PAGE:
Army Aviation

Allergic Rhinitis

Ask the Flight Surgeon / By MAJ Jason MacDonnell, M.D.: Q: Doc, I am experiencing symptoms of runny nose, itchy eyes, sneezing, stuffiness and fatigue. How should I treat my symptoms and do I need a waiver?

FS: The symptoms you describe are consistent with allergic rhinitis (also called seasonal allergies or hay fever). Allergic rhinitis is a significant medical issue that affects nearly 1 in every 6 Americans generating almost $5 billion dollars in direct healthcare costs and over 2 million lost work days annually. This condition also poses a risk to the aviation community. The reduced sense of smell could be hazardous in the cockpit. Congestion and swelling could interfere with the movement of air resulting in airway compromise or discomfort. And the use of medications with unacceptable side effects has the potential for in-flight incapacitation.

What is Allergic rhinitis?
Allergic rhinitis is an inflammatory, antibody mediated disease that primarily affects nasal tissue and the upper respiratory tract. A variety of chemicals are responsible for triggering symptoms to include tree and grass pollen, mold spores, animal dander and insects like dust mites and cockroaches. Symptoms can be graded based on frequency, severity and temporal pattern. Frequency is divided into intermittent (less 4 days per week or <4 weeks per year) and persistent (>4 days per week and >4 weeks per year), while severity can be classified at mild (not interfering with quality of life) to severe (impacting quality of life). Intermittent symptoms that coincide with exposure to pollen from blooming plants cause seasonal allergic rhinitis. Allergens like pet dander and mold can cause perennial or year round allergic rhinitis. Other conditions like asthma, eczema and allergic conjunctivitis (red eyes) can be associated with allergic rhinitis and should be part of the conversation with your healthcare professional if other symptoms are present.

How is it diagnosed?
National guidelines state that the diagnosis of allergic rhinitis should be used when a patient presents with a history and physical exam consistent with an allergic cause as long as the patient has at least one symptom of nasal congestion, runny or itchy nose or sneezing. Physical findings that are seen with allergic rhinitis include swelling and discoloration around the eyes, swollen tissue and mucus in the nasal passages, inflammation of the throat and eustachian tube dysfunction. There are several skin and blood tests that can be used to diagnose allergies but are not required prior to treating patients with mild symptoms. Testing should be reserved for patients that do not respond to treatment or need to identify a specific allergen for targeted treatment.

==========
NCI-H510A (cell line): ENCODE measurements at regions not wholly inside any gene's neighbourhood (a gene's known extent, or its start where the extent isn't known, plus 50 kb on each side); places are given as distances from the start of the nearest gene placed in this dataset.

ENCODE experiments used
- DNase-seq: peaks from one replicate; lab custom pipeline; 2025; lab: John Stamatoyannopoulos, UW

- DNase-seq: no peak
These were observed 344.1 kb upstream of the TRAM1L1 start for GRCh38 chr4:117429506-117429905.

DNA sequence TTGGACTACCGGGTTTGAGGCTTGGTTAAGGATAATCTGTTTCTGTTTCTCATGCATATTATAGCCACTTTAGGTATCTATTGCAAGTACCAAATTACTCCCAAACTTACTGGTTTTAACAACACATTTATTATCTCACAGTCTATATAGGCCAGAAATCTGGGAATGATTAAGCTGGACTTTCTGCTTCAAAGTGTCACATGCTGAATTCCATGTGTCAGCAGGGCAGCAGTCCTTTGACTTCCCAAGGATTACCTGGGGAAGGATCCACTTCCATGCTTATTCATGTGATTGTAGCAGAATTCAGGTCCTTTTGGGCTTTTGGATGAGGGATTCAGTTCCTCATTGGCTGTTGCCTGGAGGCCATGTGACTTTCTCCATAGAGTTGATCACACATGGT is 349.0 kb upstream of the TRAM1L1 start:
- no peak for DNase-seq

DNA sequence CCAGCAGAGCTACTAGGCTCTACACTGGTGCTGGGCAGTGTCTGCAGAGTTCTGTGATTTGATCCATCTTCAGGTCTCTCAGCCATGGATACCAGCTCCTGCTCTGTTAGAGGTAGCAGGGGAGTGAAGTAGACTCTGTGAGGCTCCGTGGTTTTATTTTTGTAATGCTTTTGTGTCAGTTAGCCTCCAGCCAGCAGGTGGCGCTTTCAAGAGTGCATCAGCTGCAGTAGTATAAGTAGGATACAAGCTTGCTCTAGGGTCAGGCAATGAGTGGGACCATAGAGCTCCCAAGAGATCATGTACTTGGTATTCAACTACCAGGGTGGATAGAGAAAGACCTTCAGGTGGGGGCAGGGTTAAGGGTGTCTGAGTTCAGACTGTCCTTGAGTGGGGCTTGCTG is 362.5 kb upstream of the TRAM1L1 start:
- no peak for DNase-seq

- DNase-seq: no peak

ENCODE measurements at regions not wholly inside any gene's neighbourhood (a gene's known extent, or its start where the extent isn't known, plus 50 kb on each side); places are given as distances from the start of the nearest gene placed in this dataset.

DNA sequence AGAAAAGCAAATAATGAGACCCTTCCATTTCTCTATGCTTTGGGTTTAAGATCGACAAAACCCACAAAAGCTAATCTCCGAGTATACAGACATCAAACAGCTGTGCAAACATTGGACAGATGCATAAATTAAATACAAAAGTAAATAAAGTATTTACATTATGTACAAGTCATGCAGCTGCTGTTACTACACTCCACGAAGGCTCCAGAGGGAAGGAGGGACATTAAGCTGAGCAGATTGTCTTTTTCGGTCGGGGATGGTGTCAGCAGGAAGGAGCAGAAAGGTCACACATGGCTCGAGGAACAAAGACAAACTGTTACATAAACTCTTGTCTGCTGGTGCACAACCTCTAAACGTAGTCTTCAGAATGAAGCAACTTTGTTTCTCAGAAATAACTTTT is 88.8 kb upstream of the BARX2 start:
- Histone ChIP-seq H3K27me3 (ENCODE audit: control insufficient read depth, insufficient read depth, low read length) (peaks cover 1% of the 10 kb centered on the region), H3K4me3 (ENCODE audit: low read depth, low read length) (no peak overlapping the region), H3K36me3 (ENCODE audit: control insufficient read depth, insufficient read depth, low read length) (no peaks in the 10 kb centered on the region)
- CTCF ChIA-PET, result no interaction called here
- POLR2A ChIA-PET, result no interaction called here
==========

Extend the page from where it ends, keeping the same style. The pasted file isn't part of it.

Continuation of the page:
How is it treated?
There are several treatments, both over the counter and prescription medication, used to treat the symptoms of allergic rhinitis. For mild symptoms, oral medications like loratadine (Claritin) or fexofenadine (Allegra) are reasonable choices. All other antihistamines like cetirizine (Zyrtec) are considered class 4 medications and cannot be used by air crewmembers. Intranasal sprays like fluticasone (Flonase) and mometasone (Nasonex) are recommended as first line treatment for moderate or persistent symptoms. Oral decongestants like pseudophedrine (Sudafed) can be used alone or in conjunction with antihistamines for a short period of time (tolerance can build to these medications). Immunotherapy (allergy shots) is an option for patients that have symptoms not responding to more conservative treatments. This treatment needs to be coordinated with your flight surgeon due to temporary grounding that comes with injections (AR 40-8, Temporary Flight Restrictions due to Exogenous Factors). Medications like montelukast (Singulair) can be used but is not considered first line treatment. Some patients have had success in reducing symptoms with controlling exposure to allergens like smoke, pets and dust and using nasal saline to rinse out allergens as part of a comprehensive treatment strategy.

Will I need a waiver?
Initial flight applicants who have required systemic steroids, immunotherapy within a 5-year period to application, or have a history of sinus surgery to include polyp removal must request an exception to policy. Crewmembers with mild seasonal or perennial allergic rhinitis treated successfully with short acting decongestants, non-sedating antihistamines, leukotriene modifiers, and/or intranasal steroids will have it noted on their annual flight physical as “information only.” A waiver will be required if the condition is controlled by immunotherapy, required systemic steroids, or specialty care, as long as there are no significant adverse effects.
Allergen exposure can change with the season and your location. This can lead to the presence of symptoms that degrade crewmember performance. We all want to optimize our effectiveness as crewmembers, so if you are experiencing symptoms of allergic rhinitis talk to your flight surgeon. Stay safe!

If you have a question you would like addressed, email it to This email address is being protected from spambots. You need JavaScript enabled to view it.; we’ll try to address it in the future. See your unit flight surgeon for your personal health issues. The views and opinions offered are those of the author and researchers and should not be construed as an official Department of the Army position unless otherwise stated.

MAJ (Dr.) Jason MacDonnell is a flight surgeon at the U.S. Army School of Aviation Medicine, Fort Rucker, AL.